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Ladybug--7-3-12 Blog

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Stop the Cravings

Posted by Ladybug--7-3-12 May 27, 2019


Two ingredients to a quit that are 100% guaranteed to eventually stop the cravings (or at least no longer have them rule over our life) and a potential third one is offered for your consideration.




Don’t smoke & eventually you will not crave to smoke or have incessant thoughts to do so.   Keep smoking and you’ll continue to have cravings every 30 mins or so.  Simple (I didn’t say easy).


#2 TIME.


Every single one of us starts at Day One and goes through whatever it takes to keep moving forward smoke free.  It’s not harder for you than it was for most of us.  You are NOT unique in that way.  Neither were we special “snowflakes”.  Choose it for yourself & then give yourself the time to find the peace & gratefulness in it.  That time varies for each of us.  




I’m adding a third to this “simple” formula because I’m seeing more & more people abusing their chosen NRT aid & wondering why they are craving.  Overuse of self-administered nicotine products will cause more cravings (ie mist spray, gum, lozenges). Think.  It’s no different from when we smoked.  We would have one which then would cause us to want another one 20 or 30 mins later.  


Self-administering individual doses of nicotine in another form (NRT) whenever we want one does the same.  It may tamp down your “need” but only because you “fed” your addiction.  You then want another “hit” later.  Understandable.  


Be sure to use NRT self-administered doses of nicotine appropriately as directed and then follow a planned reduction schedule to eventually get yourself off them.  Total freedom from nicotine should be your goal.  Don’t sell yourself short of this goal.


DON”T SMOKE (#1), give yourself the gift of smoke free TIME (#2), and if used, STOP THE NRT (#3) eventually to reach THE Ultimate Freedom from active nicotine addiction.  It’s a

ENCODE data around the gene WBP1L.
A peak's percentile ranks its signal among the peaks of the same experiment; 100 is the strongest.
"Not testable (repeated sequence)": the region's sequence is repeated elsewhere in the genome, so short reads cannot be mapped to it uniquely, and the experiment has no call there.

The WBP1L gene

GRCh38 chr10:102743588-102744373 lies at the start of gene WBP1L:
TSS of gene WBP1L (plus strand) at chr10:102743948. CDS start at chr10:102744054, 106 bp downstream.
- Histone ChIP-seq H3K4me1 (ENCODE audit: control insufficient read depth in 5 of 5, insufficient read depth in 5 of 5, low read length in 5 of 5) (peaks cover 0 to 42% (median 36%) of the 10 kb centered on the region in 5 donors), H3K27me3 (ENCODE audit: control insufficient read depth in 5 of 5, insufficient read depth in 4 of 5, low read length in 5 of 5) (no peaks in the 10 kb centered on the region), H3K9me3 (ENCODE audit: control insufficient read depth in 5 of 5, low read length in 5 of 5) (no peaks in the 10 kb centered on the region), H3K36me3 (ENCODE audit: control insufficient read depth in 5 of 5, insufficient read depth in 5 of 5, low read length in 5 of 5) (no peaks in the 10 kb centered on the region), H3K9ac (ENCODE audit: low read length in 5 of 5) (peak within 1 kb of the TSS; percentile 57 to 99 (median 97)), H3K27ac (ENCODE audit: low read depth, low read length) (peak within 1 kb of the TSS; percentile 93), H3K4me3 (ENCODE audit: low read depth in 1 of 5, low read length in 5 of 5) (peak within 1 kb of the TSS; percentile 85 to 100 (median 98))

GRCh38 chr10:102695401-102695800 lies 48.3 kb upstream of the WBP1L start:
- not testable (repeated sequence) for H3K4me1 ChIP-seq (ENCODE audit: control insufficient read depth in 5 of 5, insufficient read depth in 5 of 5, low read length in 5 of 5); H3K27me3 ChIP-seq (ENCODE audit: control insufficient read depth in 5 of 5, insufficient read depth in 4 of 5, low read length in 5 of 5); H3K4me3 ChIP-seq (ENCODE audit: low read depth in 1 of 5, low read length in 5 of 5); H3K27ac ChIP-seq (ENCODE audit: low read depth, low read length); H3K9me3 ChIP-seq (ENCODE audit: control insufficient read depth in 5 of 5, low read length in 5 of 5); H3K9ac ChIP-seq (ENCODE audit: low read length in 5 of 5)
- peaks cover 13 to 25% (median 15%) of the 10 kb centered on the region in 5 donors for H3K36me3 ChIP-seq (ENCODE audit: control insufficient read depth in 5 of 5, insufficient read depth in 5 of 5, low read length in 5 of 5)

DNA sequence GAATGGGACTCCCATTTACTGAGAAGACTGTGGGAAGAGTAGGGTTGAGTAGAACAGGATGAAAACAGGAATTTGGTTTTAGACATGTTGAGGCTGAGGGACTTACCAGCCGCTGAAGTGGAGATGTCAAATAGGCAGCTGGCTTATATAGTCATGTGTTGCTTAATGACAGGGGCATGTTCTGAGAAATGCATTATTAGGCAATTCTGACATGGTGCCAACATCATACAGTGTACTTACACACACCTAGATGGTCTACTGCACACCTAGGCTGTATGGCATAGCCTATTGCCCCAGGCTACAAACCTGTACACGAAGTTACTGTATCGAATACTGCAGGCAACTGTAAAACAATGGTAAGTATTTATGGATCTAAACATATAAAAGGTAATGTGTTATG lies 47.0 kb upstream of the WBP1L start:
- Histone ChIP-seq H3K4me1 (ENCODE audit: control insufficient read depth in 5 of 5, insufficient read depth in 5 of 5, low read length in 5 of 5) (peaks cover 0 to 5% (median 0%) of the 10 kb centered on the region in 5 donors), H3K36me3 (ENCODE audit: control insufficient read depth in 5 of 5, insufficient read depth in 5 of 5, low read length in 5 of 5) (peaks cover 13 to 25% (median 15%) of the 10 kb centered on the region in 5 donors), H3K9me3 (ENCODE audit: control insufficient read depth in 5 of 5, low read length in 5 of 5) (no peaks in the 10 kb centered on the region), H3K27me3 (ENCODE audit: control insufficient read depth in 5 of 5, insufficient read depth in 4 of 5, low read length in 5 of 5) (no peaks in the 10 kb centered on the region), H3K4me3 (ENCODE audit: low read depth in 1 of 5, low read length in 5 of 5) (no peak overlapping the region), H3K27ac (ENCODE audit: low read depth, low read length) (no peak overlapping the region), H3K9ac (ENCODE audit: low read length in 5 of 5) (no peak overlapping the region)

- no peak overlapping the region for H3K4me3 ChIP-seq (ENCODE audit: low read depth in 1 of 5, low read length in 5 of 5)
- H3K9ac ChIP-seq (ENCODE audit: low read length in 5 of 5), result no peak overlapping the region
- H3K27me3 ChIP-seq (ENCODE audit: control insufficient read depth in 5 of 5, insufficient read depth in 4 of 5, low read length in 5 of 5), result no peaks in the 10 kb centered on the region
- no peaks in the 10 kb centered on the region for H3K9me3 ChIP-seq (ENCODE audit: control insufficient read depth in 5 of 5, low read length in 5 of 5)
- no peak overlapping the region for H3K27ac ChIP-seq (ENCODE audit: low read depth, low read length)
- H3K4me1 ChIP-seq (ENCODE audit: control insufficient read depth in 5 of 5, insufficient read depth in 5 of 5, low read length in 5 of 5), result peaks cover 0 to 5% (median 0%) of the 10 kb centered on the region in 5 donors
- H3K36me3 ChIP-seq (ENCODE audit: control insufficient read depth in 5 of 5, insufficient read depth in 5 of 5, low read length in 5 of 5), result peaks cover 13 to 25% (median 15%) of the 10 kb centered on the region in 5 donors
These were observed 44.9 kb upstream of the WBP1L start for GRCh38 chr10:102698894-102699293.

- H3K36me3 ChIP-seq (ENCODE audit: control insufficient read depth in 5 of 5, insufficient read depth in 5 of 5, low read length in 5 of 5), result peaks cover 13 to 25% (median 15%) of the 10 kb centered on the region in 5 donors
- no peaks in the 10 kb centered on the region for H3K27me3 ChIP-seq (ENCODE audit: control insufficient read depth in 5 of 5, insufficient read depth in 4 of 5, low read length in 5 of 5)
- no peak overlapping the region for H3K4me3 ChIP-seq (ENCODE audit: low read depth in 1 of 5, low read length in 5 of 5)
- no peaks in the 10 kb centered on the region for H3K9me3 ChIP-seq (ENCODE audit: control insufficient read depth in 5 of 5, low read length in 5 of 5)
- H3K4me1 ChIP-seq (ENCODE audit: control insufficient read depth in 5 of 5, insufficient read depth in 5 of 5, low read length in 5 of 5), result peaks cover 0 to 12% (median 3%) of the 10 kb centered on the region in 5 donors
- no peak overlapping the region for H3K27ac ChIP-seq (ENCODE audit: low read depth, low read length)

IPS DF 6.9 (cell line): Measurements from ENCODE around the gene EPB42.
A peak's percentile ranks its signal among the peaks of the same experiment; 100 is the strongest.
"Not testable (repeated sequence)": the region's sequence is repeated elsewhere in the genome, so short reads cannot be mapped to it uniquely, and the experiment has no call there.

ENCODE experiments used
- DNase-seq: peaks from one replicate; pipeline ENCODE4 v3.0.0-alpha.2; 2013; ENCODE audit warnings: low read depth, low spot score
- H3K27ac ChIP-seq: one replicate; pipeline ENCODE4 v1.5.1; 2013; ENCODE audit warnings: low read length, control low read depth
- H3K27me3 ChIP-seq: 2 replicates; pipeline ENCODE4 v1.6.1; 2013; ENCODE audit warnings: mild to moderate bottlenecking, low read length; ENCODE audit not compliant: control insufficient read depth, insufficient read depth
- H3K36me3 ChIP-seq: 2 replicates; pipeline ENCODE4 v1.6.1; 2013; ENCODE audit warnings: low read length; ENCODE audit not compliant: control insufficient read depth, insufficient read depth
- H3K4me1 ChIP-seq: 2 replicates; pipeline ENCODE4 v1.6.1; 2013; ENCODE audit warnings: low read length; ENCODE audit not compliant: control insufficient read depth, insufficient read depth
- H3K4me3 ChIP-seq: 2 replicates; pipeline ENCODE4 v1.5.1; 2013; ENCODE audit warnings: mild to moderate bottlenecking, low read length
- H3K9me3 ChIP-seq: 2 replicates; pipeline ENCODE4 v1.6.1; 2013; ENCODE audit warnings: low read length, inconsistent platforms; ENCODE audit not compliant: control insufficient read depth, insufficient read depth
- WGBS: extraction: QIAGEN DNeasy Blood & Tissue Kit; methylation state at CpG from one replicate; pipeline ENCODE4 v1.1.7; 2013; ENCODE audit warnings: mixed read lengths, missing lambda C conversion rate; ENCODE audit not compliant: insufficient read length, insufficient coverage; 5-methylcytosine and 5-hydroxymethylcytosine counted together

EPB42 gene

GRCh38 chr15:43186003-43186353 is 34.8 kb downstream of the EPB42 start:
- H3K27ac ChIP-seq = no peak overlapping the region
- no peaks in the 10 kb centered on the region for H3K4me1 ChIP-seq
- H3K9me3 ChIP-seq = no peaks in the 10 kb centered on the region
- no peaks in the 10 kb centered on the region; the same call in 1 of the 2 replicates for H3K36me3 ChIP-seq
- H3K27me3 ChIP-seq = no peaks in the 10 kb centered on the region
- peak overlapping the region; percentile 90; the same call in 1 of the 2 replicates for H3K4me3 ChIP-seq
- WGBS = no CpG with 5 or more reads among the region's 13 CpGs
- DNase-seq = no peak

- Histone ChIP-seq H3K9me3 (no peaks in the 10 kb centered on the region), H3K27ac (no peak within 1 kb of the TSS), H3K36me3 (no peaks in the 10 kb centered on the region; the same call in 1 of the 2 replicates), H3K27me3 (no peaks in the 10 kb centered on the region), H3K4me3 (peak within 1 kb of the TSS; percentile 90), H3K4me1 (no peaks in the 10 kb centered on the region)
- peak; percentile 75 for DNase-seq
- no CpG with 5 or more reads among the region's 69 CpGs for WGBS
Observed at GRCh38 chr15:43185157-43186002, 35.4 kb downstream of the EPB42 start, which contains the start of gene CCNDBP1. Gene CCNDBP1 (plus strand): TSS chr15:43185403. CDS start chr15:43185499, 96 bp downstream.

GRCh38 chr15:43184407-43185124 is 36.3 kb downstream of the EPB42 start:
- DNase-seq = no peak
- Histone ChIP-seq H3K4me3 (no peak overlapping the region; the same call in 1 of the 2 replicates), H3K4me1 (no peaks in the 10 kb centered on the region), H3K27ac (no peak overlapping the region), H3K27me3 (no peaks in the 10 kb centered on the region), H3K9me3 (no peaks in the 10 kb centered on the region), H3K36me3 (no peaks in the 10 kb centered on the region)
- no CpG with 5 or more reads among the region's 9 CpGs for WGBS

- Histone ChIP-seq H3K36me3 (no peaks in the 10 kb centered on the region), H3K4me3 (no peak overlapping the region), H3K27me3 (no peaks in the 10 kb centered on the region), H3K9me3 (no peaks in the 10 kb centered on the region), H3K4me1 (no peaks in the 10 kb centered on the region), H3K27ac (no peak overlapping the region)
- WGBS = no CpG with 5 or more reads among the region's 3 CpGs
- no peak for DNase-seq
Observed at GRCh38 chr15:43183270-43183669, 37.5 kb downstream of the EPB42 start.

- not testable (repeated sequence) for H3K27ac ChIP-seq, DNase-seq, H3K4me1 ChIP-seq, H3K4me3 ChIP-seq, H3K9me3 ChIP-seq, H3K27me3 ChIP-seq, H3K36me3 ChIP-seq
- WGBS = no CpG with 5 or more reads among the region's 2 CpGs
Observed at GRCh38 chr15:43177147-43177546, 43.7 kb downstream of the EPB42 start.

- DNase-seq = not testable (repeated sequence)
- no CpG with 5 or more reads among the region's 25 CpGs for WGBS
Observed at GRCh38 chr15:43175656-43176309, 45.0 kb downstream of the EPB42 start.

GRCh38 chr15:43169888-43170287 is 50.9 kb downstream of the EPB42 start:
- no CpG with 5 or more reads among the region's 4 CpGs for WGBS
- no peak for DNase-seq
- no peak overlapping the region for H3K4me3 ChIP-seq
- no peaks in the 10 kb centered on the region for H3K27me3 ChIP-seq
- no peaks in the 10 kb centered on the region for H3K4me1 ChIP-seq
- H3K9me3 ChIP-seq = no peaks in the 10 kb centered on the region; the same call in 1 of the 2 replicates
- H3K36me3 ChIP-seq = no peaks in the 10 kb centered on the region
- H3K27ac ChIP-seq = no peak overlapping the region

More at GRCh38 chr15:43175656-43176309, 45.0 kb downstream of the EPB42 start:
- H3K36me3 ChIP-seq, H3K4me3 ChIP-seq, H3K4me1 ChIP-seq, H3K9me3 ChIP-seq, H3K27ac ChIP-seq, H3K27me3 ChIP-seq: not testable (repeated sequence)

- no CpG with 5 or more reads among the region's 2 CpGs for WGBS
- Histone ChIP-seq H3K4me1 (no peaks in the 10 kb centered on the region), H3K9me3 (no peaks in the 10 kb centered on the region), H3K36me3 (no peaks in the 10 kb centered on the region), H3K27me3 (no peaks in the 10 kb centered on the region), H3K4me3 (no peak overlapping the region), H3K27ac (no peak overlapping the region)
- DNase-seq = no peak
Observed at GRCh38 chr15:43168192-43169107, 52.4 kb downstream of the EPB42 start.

truly wonderful place to be!



Memorial Day

Posted by Ladybug--7-3-12 May 26, 2019

     From a former service member to all those who gave the ultimate sacrifice for our country … Thank you.  You will never be forgotten.  R.I.P.


Corridor Signs

Posted by Ladybug--7-3-12 May 20, 2019



Visualization was one of the tools in my “Tool Box” that I used in my early quit days to make the right choice when the Nic O. Demon was incessantly messing with my brain.  It’s important not to let smoking thoughts roll around in your head for long (to quickly kick them out each & every time).  


I eventually learned to swiftly dismiss these thoughts without spending a lot of time thinking about them with a simple hand gesture upward & to the right (although probably not what you may be thinking! lol).  It involved using corridor signs.  I’m sharing it in the hope that it may help someone.   


I pictured myself literally walking down the corridor of a Multi-Use Medical Center.  When I stopped at one corridor that splits off into different hallways to the left & right as possibilities instead of just straight ahead I automatically looked up at the signage hanging above to see which direction I needed to keep walking in to reach the destination I wanted in my life.


I saw these corridors as CHOICES I could make in my Stay Quit AND future life.  The Radiology Department to get a CT Scan/MRI/X-rays to get the status for a suspected or ongoing medical condition was STRAIGHT AHEAD as was the Pulmonary/Respiratory Department for a follow-up appointment for asthma/COPD & other breathing issues.  If nothing changed I knew I would continue to be headed straight ahead in this direction.  


The corridor to the LEFT would take me to the Lab for diagnostic tests.  The Physical Therapy/Rehab Depts for ongoing therapy was further down this same path.  It also led to the Business Office where I could pay in person for ongoing, extensive medical care bills to keep my account up to date since incurred expenses seemed to be gaining momentum.  


I could also choose to take an immediate RIGHT to head to my Primary Care Physician’s office for a routine well adult visit.  A RIGHT turn would give me hope for continued healing & recovery.  A RIGHT turn embraced everything right & beneficial about staying quit. I chose to take a RIGHT turn because I knew that no matter how long we smoked that it was never too late to stay quit to accrue some benefit(s) from it.  


All corridors were possibilities or choices I could make for myself.  The different choices led to different consequences and different outcomes in my life.  A simple hand gesture upward & to the right kept me on track without thinking about smoking for any length of time.  It can for you too.  Don’t be afraid to change the direction YOU are heading in to impact & make a better ending for yourself.   


Which corridor will YOU choose to take?  Choose wisely.